by Melanie Lamaga
This story appeared previously in The Tusculum Review
“Doesn’t my skin have a splendid glow in refrigerator light?” Aunt Jo asked. I told her it did. “It’s because this light is yellow, incandescent, not green like those goddamn fluorescents. Never use those Frankie! They’ll kill you.”
Aunt Jo was sitting on the floor in front of Gran’s black whirlpool, with ice and water dispensers in the door. Aunt Jo said she liked to graze, and wasn’t about to waste her energy walking back and forth. Plus she got overheated, and this was the coolest spot in the house. She’d start with the tangerines and work her way into the potato salad and fried chicken, skinny arms beating against the cold air like the wings of a starving seagull. She ate whatever was there, but complained about it. Gran said fancy foods like salmon and duck cost too much, and weren’t filling, anyway. She said Aunt Jo better just take what she could get and forget about what used to be, up there in the city.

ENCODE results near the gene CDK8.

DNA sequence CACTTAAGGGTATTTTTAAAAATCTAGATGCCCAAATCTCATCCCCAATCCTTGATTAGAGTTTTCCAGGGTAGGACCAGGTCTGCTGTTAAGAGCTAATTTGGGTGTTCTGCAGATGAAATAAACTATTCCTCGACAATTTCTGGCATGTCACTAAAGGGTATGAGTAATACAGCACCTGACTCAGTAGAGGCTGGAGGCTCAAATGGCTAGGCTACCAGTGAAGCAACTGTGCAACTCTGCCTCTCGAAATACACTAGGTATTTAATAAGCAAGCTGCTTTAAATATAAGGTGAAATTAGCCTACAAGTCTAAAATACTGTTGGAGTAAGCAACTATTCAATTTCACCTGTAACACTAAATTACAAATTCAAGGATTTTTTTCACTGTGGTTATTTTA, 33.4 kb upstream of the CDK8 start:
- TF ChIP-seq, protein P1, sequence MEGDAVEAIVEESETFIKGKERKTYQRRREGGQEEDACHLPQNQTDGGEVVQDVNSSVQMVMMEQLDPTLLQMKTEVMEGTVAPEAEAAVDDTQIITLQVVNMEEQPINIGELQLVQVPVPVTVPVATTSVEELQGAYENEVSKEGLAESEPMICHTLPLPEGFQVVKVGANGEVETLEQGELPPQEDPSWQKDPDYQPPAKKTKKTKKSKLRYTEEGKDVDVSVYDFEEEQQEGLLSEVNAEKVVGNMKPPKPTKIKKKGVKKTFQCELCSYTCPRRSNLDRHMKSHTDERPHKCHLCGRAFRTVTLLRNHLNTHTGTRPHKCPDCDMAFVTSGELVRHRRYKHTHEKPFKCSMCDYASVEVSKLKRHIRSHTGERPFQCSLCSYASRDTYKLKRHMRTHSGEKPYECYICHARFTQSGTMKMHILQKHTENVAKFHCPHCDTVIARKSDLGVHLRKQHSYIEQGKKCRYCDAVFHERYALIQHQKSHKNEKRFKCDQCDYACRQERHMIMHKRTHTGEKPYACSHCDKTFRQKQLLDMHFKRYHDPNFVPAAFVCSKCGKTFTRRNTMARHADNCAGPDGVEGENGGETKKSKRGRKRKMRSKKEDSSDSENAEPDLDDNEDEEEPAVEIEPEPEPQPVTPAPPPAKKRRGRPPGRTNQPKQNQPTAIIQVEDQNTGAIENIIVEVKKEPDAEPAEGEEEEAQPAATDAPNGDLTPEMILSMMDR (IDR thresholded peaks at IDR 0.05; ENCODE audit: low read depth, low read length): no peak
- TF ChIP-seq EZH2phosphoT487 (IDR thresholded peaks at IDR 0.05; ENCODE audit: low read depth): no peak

“Damn, Mama!” Aunt Jo shrieked, “Why don’t you take up a collection at that worthless church so I can get a decent meal?” Aunt Jo was hot tempered, even now. Gran went pale and started to tell Aunt Jo she was going straight to hell but stopped herself, slapped me just for being there, and slammed out to work.